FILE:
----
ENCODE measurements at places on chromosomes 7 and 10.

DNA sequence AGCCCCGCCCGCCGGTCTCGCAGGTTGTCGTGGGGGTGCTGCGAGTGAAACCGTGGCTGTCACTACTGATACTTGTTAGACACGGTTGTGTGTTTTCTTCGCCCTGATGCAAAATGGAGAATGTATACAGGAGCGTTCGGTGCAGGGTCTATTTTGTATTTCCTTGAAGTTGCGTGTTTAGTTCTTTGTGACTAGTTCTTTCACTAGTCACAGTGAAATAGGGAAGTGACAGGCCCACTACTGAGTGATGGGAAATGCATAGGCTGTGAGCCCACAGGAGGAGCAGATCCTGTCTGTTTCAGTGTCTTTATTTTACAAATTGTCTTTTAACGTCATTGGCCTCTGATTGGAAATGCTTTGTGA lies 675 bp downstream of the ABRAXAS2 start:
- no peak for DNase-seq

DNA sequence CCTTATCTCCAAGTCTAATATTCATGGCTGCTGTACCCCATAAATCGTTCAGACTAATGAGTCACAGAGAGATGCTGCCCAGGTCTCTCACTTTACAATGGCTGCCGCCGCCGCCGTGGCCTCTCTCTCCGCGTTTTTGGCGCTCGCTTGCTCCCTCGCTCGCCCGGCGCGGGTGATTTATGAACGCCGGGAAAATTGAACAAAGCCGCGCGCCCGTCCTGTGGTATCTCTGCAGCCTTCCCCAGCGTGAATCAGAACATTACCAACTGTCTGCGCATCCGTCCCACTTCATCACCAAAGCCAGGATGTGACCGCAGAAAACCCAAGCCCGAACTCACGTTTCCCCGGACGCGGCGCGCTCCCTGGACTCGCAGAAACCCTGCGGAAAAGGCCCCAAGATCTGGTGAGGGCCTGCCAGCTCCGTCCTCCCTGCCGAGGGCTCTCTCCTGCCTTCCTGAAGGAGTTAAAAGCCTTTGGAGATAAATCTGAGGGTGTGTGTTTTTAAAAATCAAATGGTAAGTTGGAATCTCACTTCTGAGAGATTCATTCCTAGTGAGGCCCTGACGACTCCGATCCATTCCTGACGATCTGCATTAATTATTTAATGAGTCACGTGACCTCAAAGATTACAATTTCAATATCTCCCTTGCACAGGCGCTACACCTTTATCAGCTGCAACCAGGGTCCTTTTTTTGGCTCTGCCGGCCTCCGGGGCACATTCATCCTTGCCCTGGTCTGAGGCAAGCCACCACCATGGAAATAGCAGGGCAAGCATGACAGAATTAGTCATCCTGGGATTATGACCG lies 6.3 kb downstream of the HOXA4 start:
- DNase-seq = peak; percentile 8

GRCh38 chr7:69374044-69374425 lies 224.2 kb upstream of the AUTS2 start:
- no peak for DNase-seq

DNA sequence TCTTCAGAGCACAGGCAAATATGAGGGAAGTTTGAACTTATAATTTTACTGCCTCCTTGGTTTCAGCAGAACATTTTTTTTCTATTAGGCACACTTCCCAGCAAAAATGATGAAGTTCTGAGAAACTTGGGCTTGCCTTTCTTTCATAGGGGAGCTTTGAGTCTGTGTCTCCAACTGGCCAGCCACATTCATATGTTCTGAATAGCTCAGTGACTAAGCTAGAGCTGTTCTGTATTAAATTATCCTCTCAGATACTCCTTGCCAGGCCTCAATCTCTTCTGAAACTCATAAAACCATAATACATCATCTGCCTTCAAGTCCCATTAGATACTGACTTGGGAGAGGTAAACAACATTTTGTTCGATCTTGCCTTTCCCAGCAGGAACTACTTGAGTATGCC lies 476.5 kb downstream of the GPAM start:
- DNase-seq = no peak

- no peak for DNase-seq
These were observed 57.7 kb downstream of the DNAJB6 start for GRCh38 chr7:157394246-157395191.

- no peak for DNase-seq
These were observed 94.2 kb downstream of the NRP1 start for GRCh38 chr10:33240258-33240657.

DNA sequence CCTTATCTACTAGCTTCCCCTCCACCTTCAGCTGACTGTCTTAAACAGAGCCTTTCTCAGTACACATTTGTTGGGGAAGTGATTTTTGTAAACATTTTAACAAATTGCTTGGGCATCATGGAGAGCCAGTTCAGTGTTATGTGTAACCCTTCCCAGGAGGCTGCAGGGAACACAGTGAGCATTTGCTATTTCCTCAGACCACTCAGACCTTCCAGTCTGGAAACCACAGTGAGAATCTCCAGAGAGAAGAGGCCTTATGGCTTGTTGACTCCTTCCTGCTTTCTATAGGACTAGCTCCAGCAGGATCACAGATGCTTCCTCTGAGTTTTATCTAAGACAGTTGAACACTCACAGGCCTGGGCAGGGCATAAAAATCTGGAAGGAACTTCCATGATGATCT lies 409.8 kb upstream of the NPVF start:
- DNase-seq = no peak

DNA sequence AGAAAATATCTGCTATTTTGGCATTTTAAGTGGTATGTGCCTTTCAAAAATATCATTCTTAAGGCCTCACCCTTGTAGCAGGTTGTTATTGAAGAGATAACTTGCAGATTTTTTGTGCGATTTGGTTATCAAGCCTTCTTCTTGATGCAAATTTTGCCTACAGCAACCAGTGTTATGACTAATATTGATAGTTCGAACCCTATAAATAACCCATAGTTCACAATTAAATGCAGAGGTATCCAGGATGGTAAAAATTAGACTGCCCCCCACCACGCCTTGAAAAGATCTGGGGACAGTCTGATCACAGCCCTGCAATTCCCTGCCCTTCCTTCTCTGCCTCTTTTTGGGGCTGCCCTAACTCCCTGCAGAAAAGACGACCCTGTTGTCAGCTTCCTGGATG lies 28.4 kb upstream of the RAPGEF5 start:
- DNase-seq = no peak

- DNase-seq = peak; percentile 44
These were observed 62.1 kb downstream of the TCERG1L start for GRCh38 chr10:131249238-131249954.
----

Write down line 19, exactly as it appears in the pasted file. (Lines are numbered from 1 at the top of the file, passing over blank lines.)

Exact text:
These were observed 62.1 kb downstream of the TCERG1L start for GRCh38 chr10:131249238-131249954.